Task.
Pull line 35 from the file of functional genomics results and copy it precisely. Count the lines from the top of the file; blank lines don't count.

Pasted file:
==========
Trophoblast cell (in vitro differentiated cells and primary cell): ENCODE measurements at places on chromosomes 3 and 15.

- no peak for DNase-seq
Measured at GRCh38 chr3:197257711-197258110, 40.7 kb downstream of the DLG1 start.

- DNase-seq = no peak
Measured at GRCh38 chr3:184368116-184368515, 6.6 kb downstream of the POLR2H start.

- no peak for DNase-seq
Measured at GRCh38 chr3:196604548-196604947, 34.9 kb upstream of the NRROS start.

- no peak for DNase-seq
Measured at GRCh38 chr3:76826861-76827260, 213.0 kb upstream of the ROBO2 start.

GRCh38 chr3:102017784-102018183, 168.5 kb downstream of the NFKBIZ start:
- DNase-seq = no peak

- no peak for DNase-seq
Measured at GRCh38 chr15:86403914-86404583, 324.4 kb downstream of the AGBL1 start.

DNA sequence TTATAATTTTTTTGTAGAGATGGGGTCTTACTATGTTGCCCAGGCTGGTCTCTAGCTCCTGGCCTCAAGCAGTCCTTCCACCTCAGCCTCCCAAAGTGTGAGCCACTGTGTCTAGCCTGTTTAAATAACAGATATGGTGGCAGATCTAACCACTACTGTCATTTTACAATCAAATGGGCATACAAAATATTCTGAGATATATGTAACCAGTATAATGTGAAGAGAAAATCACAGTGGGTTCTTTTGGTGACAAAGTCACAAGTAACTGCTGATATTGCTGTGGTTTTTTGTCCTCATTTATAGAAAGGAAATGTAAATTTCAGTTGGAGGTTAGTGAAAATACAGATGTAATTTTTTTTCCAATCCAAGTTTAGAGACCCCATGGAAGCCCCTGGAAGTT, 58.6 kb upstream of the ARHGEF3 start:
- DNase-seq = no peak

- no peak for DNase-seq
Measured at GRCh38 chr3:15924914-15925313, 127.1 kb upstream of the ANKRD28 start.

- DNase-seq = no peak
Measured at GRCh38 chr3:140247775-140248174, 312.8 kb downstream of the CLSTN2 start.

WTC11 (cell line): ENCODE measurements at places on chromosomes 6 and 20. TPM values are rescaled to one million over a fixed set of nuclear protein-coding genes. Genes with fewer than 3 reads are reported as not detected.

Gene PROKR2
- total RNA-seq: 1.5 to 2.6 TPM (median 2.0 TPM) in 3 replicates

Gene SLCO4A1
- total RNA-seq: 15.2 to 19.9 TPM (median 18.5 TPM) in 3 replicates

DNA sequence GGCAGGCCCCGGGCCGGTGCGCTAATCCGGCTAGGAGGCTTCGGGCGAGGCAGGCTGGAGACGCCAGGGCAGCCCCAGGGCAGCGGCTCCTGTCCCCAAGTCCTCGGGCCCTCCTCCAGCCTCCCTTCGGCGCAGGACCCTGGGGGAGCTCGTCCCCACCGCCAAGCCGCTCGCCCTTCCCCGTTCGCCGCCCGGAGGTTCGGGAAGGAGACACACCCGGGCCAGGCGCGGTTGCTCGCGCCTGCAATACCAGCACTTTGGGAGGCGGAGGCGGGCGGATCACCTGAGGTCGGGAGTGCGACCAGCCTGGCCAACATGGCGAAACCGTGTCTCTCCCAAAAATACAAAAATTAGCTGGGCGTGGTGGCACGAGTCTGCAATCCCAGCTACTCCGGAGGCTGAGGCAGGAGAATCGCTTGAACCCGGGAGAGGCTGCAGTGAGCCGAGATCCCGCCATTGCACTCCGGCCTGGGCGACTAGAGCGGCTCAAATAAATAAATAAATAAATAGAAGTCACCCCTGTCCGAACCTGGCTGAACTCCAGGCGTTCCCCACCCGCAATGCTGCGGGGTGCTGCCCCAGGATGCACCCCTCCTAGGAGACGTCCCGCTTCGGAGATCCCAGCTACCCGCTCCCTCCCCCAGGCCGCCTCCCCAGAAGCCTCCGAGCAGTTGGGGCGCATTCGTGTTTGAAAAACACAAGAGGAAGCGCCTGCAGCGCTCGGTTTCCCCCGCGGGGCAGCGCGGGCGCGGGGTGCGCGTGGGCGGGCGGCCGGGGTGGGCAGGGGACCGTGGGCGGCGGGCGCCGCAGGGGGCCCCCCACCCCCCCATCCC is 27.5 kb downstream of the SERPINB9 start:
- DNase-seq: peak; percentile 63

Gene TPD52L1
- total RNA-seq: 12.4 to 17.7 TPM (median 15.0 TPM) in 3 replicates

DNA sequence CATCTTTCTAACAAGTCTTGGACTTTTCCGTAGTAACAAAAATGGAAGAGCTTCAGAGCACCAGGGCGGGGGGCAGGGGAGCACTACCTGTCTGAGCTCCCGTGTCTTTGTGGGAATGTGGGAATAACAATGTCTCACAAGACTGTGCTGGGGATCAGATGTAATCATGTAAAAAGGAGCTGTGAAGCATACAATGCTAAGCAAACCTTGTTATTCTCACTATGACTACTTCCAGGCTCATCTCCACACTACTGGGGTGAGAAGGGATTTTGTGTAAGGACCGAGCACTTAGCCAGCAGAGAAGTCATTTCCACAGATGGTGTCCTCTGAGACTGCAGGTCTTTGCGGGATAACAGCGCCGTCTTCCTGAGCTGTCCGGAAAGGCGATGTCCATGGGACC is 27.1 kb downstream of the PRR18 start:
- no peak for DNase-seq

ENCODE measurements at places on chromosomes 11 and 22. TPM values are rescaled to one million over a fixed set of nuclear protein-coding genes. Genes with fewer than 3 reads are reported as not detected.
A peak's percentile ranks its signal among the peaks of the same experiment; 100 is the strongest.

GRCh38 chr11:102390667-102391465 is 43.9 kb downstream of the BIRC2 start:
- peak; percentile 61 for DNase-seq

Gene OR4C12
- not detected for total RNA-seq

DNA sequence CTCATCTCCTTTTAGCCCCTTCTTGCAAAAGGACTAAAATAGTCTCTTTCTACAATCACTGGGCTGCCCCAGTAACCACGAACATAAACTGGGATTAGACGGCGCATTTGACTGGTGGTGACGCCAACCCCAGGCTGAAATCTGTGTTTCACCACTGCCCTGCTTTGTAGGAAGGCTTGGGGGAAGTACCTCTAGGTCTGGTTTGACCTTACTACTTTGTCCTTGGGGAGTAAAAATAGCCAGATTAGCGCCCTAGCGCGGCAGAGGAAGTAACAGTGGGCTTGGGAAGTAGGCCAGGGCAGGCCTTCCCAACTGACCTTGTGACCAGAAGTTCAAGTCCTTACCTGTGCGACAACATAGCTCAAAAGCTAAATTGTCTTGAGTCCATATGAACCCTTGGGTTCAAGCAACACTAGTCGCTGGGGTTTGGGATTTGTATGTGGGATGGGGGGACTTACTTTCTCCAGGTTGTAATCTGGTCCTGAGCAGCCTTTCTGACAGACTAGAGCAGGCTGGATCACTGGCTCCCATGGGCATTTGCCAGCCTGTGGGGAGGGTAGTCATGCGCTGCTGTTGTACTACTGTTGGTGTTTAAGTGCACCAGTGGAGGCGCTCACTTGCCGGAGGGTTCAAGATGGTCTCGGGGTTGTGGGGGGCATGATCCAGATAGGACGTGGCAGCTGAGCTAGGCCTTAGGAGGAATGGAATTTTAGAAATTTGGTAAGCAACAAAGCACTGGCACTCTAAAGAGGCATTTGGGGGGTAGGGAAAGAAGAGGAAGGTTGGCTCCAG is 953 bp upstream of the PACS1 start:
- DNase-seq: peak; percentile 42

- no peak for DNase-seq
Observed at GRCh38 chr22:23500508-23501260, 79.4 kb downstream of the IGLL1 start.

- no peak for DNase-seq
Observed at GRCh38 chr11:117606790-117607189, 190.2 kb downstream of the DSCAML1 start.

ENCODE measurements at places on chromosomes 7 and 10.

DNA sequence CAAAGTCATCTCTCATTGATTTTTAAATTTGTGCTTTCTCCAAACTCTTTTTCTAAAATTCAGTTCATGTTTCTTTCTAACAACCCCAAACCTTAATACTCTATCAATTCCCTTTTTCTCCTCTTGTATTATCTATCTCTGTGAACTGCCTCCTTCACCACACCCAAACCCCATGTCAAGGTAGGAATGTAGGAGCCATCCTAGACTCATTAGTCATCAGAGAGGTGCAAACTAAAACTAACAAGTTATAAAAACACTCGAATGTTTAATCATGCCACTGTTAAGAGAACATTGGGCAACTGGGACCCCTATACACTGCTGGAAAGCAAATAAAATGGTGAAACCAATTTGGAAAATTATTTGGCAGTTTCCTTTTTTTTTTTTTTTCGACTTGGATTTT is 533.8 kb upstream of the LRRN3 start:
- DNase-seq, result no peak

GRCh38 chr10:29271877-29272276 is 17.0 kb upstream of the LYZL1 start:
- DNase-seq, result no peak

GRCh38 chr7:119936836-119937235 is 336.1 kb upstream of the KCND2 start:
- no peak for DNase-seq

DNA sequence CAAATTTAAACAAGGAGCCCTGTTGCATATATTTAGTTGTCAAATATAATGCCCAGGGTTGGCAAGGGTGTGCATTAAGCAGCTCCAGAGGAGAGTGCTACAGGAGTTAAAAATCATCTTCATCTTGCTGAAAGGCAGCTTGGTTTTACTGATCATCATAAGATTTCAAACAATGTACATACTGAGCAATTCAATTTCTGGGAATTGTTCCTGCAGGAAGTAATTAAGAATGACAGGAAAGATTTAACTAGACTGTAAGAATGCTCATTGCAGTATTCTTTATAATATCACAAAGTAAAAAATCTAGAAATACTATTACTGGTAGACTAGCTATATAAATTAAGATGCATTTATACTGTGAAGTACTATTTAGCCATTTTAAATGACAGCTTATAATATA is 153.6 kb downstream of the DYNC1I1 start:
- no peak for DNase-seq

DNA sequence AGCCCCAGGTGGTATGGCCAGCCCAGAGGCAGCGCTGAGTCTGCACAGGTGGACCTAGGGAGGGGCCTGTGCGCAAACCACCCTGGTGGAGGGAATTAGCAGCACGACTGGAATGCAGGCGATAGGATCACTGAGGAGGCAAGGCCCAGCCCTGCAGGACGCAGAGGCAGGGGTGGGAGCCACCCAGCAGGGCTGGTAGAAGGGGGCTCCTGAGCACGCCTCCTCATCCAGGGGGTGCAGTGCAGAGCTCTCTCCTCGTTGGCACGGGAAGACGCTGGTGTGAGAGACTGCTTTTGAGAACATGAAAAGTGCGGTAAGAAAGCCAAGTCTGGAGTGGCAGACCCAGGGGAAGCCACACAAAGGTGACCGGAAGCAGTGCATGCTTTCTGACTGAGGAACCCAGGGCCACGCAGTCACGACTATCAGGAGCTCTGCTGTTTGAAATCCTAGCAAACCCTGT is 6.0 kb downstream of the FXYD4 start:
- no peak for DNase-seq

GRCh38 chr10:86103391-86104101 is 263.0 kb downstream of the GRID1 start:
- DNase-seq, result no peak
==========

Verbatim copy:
Gene OR4C12